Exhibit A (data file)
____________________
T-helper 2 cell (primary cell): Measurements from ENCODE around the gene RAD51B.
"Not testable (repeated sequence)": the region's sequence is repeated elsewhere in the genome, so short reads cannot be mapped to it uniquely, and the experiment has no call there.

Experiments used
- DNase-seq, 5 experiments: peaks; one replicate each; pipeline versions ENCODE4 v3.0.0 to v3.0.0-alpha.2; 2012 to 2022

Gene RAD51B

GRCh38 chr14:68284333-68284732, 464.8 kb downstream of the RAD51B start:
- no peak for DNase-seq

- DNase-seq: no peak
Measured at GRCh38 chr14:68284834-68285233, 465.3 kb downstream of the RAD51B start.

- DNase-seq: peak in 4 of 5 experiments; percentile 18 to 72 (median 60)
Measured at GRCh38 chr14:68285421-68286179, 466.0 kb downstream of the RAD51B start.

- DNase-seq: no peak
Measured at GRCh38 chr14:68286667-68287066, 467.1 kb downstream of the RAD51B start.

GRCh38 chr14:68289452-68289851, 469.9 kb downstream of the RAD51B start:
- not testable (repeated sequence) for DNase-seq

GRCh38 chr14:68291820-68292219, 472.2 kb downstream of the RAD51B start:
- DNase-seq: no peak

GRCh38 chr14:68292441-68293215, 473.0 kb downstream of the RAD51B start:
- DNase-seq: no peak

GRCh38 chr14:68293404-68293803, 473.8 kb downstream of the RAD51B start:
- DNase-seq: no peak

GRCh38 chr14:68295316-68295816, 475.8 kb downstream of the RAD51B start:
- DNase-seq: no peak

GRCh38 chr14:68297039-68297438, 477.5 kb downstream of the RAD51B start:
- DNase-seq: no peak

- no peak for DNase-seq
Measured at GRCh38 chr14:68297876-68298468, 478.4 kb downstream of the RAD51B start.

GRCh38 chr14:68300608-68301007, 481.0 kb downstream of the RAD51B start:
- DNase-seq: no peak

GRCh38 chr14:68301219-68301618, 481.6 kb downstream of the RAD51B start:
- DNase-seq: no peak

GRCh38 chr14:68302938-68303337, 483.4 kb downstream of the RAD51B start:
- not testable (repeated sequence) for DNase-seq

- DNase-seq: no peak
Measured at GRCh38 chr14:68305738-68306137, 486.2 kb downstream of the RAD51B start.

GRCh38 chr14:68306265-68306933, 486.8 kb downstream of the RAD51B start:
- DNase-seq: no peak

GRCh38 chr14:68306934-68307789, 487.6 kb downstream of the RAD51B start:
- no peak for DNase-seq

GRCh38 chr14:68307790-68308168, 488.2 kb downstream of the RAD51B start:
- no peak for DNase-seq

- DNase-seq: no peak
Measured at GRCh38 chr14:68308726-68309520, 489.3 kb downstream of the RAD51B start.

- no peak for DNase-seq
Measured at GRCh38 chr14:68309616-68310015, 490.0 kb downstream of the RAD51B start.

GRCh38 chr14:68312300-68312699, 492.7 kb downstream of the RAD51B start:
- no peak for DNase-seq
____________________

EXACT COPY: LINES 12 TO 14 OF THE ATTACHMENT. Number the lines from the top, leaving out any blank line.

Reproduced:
- DNase-seq: no peak
Measured at GRCh38 chr14:68286667-68287066, 467.1 kb downstream of the RAD51B start.

GRCh38 chr14:68289452-68289851, 469.9 kb downstream of the RAD51B start: